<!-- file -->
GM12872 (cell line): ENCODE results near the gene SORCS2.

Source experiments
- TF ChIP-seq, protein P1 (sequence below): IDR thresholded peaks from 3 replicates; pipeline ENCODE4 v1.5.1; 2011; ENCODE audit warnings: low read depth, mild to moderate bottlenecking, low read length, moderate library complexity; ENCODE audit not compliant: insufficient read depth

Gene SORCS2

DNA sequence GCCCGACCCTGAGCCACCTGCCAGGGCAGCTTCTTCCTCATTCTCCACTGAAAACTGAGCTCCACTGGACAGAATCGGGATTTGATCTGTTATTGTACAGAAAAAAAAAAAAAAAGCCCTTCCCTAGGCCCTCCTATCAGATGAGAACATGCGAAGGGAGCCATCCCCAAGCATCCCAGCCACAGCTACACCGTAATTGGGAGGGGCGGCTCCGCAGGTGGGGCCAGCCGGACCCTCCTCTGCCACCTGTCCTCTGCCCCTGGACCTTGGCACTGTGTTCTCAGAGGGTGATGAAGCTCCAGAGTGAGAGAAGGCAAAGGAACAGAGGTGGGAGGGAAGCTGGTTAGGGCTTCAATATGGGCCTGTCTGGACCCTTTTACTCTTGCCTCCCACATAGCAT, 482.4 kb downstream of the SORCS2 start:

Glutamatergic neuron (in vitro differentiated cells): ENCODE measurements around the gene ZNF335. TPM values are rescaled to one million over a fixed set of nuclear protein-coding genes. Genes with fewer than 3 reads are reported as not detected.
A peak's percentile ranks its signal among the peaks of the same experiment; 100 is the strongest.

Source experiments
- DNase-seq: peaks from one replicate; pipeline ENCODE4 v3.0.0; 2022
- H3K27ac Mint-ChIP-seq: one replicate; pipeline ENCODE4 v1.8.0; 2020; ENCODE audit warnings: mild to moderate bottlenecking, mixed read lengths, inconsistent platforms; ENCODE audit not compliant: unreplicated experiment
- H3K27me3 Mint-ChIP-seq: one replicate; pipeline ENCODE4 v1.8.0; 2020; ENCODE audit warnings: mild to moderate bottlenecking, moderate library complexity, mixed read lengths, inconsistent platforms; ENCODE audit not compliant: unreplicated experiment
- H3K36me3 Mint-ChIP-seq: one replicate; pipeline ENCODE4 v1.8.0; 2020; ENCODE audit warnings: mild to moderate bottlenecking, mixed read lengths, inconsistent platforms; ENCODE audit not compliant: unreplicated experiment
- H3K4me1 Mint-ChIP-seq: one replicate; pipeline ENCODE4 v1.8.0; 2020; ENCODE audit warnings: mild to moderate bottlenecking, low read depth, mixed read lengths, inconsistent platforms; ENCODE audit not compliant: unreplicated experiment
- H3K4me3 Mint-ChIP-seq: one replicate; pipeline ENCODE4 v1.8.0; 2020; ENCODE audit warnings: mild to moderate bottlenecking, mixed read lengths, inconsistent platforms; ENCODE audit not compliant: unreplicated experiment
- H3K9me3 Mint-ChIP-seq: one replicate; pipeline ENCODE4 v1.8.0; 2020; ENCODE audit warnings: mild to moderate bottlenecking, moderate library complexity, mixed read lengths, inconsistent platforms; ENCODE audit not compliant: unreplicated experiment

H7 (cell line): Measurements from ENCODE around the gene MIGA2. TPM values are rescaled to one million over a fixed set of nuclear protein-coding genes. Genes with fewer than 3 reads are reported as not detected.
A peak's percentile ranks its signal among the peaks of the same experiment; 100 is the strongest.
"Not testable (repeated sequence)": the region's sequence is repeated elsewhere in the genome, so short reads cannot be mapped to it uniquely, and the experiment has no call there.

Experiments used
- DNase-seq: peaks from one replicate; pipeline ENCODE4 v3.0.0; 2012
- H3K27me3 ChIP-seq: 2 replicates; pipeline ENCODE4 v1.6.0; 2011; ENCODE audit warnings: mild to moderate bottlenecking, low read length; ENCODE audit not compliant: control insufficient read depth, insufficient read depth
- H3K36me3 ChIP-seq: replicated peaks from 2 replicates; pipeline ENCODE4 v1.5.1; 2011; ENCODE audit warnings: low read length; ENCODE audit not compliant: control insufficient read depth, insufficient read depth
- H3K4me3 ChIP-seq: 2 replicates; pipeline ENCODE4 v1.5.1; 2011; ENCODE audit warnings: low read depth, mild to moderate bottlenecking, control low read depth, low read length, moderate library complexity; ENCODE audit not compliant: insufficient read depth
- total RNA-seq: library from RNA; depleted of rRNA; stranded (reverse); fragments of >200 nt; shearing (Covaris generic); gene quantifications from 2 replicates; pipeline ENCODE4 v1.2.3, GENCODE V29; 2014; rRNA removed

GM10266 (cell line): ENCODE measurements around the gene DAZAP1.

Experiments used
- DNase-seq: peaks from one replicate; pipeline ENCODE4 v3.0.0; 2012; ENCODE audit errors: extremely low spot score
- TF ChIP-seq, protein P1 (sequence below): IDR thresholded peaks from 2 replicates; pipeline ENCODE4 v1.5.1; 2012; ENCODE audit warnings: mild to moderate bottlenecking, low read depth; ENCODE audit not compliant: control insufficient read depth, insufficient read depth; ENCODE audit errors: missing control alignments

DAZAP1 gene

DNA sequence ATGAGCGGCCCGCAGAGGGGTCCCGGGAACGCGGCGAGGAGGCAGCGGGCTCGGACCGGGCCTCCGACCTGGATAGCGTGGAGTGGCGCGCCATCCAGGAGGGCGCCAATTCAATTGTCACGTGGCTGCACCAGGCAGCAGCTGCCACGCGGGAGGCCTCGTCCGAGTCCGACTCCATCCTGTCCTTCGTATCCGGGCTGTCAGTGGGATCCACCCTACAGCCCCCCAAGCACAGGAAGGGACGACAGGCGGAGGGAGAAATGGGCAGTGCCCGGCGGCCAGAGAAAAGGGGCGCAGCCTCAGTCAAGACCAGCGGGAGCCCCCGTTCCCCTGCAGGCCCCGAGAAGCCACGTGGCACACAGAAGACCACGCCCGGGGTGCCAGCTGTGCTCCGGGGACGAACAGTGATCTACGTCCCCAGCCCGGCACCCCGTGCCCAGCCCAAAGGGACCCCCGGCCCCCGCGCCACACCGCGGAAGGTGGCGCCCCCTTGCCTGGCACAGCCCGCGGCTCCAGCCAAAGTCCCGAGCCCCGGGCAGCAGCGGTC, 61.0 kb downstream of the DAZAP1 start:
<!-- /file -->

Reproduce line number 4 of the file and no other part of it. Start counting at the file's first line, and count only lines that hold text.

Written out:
Gene SORCS2